Becca finishes the quote. "Point three: Human minds, human groups, and human societies, are complex systems. Chapter one, paragraph one of Applied Microsociology for Blackhats, the Eris's bible."

"Which edition?"

Becca's insides turn over and dive. "Uh, well, all of them?"

"Even the thirteenth?"

"There is no thirteenth edition, it's a myth."

"You're sure of that? You were told that before, after all?"

Becca feels like her heart just shifted in its cavity. Perhaps there is a thirteenth edition. Perhaps there isn't. Perhaps it's a shibboleth used to detect fakes. "I'm sure of the official line, Ma'am," she says.

"Good, see that it stays that way, the thirteenth edition is not to be spoken of. Well, you know the basics and we've watched you long enough to know we'd rather have you in our organization than someone else's. So there's just one last thing," she holds a silver cellphone before Becca's face, one of those models that's actual silver. "Say the creed."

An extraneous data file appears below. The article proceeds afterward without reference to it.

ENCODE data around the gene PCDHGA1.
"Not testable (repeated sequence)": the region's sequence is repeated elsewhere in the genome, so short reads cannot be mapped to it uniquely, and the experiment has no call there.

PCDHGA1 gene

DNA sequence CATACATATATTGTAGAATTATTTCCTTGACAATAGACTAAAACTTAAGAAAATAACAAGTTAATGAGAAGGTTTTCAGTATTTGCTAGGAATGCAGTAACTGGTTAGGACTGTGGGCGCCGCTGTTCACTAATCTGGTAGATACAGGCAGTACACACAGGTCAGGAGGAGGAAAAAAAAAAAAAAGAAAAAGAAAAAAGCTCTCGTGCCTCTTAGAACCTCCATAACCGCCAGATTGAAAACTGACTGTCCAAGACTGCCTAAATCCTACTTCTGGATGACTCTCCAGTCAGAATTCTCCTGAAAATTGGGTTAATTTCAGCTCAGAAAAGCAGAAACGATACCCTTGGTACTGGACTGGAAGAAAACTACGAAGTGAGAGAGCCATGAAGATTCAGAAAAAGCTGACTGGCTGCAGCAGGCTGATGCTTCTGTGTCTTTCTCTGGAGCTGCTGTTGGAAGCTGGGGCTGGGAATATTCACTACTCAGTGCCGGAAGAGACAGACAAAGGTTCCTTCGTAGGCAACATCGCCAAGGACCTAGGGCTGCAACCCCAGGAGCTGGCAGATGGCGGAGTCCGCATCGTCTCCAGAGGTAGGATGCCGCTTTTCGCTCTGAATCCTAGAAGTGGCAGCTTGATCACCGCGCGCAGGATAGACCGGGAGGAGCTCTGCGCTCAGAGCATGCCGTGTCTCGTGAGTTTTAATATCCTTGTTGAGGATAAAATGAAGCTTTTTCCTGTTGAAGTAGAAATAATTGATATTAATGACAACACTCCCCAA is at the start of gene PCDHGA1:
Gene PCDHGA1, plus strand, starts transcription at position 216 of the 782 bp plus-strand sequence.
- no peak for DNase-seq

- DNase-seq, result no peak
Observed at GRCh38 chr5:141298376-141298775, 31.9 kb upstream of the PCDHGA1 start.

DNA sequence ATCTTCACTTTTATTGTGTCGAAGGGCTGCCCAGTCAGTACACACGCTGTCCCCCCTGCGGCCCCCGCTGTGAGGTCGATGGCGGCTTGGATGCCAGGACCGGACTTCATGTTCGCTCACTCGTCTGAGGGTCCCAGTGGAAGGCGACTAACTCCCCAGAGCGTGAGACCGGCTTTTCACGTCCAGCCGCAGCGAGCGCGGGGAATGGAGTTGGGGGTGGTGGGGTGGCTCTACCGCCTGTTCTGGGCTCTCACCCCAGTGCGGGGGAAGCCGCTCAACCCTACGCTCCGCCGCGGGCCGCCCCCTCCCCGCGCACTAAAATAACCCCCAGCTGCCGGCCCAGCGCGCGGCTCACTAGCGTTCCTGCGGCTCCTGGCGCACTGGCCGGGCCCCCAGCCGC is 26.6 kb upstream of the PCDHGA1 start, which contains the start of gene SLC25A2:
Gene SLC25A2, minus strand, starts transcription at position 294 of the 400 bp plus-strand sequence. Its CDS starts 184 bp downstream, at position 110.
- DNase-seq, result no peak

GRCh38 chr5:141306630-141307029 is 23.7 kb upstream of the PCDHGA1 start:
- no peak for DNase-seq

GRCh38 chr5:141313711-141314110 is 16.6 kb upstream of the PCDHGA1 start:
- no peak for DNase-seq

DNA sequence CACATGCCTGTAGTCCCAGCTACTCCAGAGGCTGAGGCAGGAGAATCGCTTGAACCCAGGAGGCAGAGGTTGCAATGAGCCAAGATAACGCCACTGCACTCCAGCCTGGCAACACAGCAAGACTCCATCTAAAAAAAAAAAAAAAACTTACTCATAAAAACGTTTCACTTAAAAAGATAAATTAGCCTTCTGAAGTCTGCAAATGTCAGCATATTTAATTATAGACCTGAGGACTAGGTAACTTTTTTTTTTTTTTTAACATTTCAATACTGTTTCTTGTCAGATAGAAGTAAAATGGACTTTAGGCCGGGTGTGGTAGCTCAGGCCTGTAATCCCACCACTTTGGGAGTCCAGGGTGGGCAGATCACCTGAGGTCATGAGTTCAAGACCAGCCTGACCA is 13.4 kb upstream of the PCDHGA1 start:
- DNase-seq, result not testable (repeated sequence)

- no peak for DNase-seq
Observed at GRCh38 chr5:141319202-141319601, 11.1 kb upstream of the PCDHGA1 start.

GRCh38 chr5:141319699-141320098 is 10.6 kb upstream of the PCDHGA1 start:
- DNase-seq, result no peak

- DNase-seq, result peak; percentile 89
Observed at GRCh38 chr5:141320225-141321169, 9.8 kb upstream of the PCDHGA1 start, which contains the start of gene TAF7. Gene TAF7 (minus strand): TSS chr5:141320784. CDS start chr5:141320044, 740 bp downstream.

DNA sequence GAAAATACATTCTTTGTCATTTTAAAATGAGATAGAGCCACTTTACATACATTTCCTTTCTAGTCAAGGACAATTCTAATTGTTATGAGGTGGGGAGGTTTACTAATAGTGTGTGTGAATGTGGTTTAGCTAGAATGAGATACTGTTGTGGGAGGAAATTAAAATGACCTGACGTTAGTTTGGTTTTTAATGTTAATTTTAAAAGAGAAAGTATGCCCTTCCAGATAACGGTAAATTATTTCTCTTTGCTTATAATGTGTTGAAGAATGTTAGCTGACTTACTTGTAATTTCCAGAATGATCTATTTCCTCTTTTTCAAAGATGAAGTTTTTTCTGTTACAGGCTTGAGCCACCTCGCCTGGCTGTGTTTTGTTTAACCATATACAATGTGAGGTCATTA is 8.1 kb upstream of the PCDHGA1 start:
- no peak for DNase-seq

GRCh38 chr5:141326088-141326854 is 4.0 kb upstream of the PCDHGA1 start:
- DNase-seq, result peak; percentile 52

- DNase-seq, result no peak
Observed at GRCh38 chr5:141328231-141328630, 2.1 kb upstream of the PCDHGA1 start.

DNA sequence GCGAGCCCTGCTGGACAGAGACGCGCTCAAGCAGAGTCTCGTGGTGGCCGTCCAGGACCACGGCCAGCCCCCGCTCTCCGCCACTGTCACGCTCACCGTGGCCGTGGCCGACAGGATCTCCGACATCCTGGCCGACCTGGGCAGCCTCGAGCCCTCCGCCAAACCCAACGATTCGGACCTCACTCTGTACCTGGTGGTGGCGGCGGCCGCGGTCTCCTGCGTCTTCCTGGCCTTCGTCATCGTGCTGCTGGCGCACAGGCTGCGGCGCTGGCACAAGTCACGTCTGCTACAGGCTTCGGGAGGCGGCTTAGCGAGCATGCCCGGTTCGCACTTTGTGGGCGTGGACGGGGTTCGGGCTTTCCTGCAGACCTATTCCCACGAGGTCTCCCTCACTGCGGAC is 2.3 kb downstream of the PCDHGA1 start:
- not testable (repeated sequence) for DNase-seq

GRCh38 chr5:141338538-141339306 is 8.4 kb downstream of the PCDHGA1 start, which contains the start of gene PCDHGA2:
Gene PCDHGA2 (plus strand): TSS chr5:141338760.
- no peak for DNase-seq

It's voice recognition, of course. Just as Becca has bleached her skin and straightened her hair, so months of practice and surgical alternations to her larynx should make Becca pitch-perfect, and if there's a tremble in her voice, well Isabella would be nervous. "My name is Isabella Shipton and I am an Eris. Where there is insight, I will bring confusion. Where there is unity, I will bring conflict. Where there is harmony, I will bring hate. And where there is peace, I will bring war. So mote it be."

'Record' is thumbed off, and the phone is put away. "Obviously, everything you say can, and will, be used against you, if you give us cause."